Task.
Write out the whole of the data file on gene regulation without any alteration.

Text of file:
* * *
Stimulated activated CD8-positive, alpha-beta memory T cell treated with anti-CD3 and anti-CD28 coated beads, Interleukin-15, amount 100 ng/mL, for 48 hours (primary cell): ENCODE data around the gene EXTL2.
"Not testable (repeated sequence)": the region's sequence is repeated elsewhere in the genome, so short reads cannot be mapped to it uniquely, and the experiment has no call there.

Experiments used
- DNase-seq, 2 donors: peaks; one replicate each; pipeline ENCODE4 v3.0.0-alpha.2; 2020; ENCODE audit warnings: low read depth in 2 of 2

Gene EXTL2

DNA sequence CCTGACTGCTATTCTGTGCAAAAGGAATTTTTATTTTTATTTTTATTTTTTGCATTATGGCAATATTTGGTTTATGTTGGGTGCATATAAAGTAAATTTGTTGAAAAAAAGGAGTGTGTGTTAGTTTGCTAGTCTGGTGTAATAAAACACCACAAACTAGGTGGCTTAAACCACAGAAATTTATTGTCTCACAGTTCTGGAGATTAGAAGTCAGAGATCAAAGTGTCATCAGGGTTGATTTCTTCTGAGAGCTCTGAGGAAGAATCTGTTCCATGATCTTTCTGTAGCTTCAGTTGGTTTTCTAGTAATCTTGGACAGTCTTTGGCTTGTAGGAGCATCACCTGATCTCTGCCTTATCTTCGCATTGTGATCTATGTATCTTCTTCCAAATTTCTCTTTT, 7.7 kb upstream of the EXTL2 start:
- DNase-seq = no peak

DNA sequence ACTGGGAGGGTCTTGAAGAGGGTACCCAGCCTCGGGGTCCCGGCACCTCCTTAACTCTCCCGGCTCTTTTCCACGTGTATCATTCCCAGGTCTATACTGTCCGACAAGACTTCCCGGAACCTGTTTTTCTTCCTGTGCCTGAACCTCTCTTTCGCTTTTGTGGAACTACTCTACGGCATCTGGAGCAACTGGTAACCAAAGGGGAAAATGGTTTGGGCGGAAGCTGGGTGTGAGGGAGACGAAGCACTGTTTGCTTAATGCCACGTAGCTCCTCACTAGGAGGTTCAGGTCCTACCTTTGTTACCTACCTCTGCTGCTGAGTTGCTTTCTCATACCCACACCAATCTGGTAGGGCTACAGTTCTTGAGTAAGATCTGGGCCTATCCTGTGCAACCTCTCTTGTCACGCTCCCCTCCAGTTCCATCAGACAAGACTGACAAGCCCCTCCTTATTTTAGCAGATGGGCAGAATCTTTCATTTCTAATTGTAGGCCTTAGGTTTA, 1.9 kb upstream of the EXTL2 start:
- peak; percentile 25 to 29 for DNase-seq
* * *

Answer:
Stimulated activated CD8-positive, alpha-beta memory T cell treated with anti-CD3 and anti-CD28 coated beads, Interleukin-15, amount 100 ng/mL, for 48 hours (primary cell): ENCODE data around the gene EXTL2.
"Not testable (repeated sequence)": the region's sequence is repeated elsewhere in the genome, so short reads cannot be mapped to it uniquely, and the experiment has no call there.

Experiments used
- DNase-seq, 2 donors: peaks; one replicate each; pipeline ENCODE4 v3.0.0-alpha.2; 2020; ENCODE audit warnings: low read depth in 2 of 2

Gene EXTL2

DNA sequence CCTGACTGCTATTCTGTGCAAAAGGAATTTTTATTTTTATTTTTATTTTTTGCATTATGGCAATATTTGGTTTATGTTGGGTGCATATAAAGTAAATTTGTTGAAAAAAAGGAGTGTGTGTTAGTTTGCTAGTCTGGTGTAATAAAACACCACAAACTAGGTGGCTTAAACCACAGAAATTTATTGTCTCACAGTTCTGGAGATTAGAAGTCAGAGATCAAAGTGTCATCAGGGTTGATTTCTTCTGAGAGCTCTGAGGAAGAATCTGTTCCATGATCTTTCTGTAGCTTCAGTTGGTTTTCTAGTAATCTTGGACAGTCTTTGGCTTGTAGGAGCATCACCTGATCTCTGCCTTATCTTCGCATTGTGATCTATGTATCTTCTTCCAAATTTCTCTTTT, 7.7 kb upstream of the EXTL2 start:
- DNase-seq = no peak

DNA sequence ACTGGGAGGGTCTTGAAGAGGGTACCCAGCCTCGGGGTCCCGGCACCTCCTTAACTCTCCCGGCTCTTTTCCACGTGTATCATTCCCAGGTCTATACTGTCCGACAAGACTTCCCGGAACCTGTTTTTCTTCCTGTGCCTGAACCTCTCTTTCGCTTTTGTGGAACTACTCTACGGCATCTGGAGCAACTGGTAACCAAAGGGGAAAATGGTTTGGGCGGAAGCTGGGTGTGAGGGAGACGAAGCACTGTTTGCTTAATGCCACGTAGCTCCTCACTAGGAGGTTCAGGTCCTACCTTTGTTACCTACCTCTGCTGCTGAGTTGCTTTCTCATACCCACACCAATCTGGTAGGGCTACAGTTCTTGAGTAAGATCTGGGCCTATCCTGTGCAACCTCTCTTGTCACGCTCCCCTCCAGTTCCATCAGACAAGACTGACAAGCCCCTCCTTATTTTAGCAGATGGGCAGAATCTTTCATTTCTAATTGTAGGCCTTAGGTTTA, 1.9 kb upstream of the EXTL2 start:
- peak; percentile 25 to 29 for DNase-seq